Sunday, November 1, 2009

Simple genome analysis with Arc: In which I examine the XMRV genome and discover little of interest

I decided to examine the genome of the retrovirus XMRV to see what I could learn. This virus, with the absurd name Xenotropic Murine leukemia virus-Related Virus, was found a few years ago in many cases of prostate cancer and very recently found in many people suffering from chronic fatigue syndrome (more, more). If these studies turn out to be true, it would be quite remarkable that an obscure new retrovirus causes such differing diseases.

My goal was to take the XMRV genome (the sequence of c's, g's, a's, and t's that make up its RNA), and see if the combination "cg" is a lot more rare than you'd expect. This probably seems like a pretty random thing to do, but there's actually a biological reason.

One way the human immune system detects invaders is by looking for DNA containing a cytosine followed by a guanine (which is called a CpG dinucleotide). In mammals, most CpG dinucleotides are methylated (specially tagged), so any CpG that shows up is a sign of something invading. My hypothesis was that XMRV might have a very low number of CpG dinucleotides, helping it avoid the immune system and contributing to its ability to cause disease.

Conveniently, the genome of XMRV has been sequenced and can be downloaded, consisting of 8185 bases:

        1 gcgccagtca tccgatagac tgagtcgccc gggtacccgt gttcccaata aagccttttg
       61 ctgtttgcat ccgaagcgtg gcctcgctgt tccttgggag ggtctcctca gagtgattga
It would be a simple matter to use Python to count the number of CG pairs in the genome, but I figured using the Arc language would be more interesting.

The first step is to write a function to parse out the DNA sequence from the genome file; this consists of the lines between ORIGIN and //, with the spaces and numbers removed.

(def skip-to-origin (infile)
  (let line (readline infile)
    (if (is 'eof line) line ;quit on eof
        (litmatch "ORIGIN" line) line ;quit on ORIGIN
        (skip-to-origin infile)))) ; recurse

; Reads the data from one line
; Returns nil on EOF or // line
(def read-data-line (infile)
  (let line (readline infile)
    (if (is 'eof line) nil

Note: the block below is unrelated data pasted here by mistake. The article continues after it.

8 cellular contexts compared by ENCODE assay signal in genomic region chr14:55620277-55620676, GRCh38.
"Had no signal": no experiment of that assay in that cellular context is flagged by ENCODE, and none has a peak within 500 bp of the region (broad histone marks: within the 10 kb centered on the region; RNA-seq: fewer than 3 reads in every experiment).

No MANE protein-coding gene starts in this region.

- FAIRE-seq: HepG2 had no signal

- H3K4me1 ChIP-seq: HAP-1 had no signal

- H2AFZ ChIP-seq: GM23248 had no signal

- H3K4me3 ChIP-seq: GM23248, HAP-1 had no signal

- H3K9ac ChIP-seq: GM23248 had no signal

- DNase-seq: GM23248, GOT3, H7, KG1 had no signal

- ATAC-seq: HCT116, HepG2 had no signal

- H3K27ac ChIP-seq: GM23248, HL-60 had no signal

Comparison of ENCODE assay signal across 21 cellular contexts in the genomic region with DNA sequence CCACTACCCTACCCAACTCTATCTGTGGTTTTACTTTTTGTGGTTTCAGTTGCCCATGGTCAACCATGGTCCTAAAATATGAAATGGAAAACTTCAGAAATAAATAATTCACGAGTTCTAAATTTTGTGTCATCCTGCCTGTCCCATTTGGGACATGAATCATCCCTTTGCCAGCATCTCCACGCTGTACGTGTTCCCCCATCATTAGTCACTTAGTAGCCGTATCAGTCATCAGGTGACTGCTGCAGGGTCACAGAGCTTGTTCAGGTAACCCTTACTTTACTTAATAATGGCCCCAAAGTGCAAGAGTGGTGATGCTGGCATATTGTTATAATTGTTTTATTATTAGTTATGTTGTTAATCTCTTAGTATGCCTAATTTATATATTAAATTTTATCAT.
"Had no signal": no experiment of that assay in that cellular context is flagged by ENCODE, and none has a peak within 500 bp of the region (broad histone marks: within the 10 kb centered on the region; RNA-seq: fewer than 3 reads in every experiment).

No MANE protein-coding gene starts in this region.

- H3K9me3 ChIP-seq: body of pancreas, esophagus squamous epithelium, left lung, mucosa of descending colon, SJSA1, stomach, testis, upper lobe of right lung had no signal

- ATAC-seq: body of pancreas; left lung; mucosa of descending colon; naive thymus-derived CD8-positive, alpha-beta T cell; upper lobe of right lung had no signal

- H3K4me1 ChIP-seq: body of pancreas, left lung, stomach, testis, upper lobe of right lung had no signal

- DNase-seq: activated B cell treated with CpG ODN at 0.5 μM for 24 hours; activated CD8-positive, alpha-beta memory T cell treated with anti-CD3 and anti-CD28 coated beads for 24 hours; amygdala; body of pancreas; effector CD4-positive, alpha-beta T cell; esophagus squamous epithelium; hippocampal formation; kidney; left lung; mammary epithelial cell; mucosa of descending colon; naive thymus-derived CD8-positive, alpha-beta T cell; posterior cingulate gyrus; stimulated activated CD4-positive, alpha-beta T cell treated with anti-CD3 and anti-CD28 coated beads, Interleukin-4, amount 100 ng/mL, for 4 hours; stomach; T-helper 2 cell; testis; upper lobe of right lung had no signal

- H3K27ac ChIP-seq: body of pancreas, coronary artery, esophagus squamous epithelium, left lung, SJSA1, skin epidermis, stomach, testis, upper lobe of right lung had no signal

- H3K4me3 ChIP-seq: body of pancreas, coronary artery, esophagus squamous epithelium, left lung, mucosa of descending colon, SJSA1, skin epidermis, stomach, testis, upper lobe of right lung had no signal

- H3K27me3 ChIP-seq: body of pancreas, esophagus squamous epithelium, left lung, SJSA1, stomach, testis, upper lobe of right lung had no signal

(litmatch "//" line) nil
 (keep [in _ #\c #\g #\a #\t] line))))

; Read the sequence data from ORIGIN to //
; Returns a single string
(def readseq (infile)
   (skip-to-origin infile)
   (string (drain (read-data-line infile))))
This code simply uses skip-to-origin to read up to the ORIGIN line, and then read-data-line to read the cgat data from each following line.

The next step is a histogram function to count the number of times each nucleotide occurs into a table. (Edit: I've shortened my original code with some advice from

((def hist (seq)
  (counts (coerce seq 'cons)))
After downloading the genome as "xmrv", I can load the sequence into seq and generate the histogram:
arc> (= seq (w/infile inf "xmrv" (readseq inf)))
"gcgccagtcatccgatagactgagtcgcccgggtacccgtgt ...etc"
arc> (len seq)
arc>(hist seq)
#hash((#\t . 1732) (#\g . 2057) (#\a . 2078) (#\c . 2318))
The sequence is 8185 nucleotides long as expected, with 1732 T's, 2057 G's, 2078 A's, and 2318 C's. To count the number of times each pair of nucleotides occurs, I made a more general function that will handle pairs or any other sequence of n nucleotides:
(def histn (seq n)
  (w/table h
    (for i 0 (- (len seq) n)
      (++ (h (cut seq i (+ i n)) 0)))
Since I got tired of looking at raw hash tables, I made a short function to format the output as well as generating percentages.
(def prettyhist (h)
  (let count (reduce + (vals h))
    (let sorted (sort (fn ((k1 v1) (k2 v2)) (> v1 v2))
                      (accum addit (each elt h (addit elt))))
      (each (k v) sorted
        (prn k ": " v " (" (num (* (/ v count) 100.) 2) "%)")))))
Running these functions:
arc> (prettyhist (histn seq 2))
cc: 862 (10.53%)